Rick Wood, Milwaukee Journal Sentinel/ USA Today

'London patient' may be second man cured of HIV

March 05, 2019 - 9:15 am
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LONDON (1010 WINS) -- A stem cell transplant appears to have cured a patient of HIV.

Researchers in the U.K. say the unidentified 'London patient', has had AIDS since 2003, and was treated with stem cell transplants from donors carrying a rare genetic mutation that makes them HIV-resistant. He underwent the procedure in 2016, while also being treated for cancer, but now appears to be virus free.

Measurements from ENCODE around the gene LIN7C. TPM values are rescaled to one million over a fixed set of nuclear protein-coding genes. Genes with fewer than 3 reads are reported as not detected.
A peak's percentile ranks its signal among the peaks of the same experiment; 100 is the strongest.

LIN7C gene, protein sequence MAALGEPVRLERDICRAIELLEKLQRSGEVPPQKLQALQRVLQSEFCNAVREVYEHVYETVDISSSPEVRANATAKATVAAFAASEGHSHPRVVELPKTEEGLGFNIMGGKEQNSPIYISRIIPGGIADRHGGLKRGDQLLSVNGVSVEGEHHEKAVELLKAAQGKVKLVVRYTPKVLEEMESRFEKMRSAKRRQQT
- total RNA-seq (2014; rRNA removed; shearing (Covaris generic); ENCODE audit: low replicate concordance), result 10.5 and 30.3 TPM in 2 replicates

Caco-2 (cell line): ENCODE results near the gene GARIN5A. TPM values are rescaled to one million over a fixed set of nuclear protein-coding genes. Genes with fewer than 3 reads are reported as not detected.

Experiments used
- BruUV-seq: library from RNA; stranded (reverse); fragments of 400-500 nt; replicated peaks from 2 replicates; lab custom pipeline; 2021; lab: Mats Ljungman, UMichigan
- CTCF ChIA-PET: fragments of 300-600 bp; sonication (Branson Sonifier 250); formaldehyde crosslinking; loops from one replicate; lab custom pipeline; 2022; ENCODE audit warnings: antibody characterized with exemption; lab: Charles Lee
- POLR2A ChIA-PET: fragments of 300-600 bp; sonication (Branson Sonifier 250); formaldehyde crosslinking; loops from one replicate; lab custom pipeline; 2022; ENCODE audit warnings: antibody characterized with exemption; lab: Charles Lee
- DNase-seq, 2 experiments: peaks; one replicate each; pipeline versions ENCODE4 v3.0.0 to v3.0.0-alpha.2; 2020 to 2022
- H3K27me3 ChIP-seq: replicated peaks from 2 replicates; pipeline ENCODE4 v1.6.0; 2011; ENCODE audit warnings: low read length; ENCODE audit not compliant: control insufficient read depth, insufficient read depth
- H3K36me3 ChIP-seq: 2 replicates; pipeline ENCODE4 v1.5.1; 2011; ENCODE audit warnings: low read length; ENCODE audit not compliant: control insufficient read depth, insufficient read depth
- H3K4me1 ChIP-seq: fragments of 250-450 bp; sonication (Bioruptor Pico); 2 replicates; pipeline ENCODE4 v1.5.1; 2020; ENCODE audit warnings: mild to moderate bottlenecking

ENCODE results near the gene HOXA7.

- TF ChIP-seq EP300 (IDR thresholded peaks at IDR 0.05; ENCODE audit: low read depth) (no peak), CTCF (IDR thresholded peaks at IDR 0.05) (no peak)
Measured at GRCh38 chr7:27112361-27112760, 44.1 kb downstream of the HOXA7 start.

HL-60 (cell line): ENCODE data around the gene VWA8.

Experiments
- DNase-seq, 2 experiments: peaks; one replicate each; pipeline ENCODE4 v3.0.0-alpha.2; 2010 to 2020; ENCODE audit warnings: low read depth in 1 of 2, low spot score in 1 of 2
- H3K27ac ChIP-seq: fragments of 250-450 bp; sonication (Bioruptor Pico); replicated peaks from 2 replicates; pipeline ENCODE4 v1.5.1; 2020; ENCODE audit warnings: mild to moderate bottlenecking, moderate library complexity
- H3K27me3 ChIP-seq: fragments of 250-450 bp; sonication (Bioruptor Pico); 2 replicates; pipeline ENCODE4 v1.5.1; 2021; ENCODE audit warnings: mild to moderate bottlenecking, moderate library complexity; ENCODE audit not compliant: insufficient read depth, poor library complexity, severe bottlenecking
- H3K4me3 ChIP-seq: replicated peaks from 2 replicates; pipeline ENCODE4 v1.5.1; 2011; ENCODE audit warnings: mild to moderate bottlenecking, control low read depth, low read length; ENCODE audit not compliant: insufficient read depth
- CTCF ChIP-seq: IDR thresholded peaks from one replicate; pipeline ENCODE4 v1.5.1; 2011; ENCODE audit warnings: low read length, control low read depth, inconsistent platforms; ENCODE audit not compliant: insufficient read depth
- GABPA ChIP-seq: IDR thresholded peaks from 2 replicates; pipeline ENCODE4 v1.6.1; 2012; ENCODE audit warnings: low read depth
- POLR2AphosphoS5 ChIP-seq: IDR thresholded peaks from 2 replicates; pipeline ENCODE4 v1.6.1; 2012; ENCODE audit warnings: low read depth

Vice President and director of research at amFAR, Rowea Jonston said stem cell therapy was first successful about 12 years ago.

"It's clear that people taking anti-viral therapy do still have virus in their blood. Now, you compare and contrast that with Berlin patient or the London patient, where the most sophisticated scientific assets we have do not find any traces of viruses that capable of spreading infection," she said.

Infectious disease professor Graham Cooke, of Imperial College London told CNN, it's an important step in finding a cure.

"If we can understand better why the procedure works in some patients and not others, we will be closer to our ultimate goal of curing HIV," he said.

Although this is the second success of its kind, these transplants can be dangerous and have failed when attempted on other patients.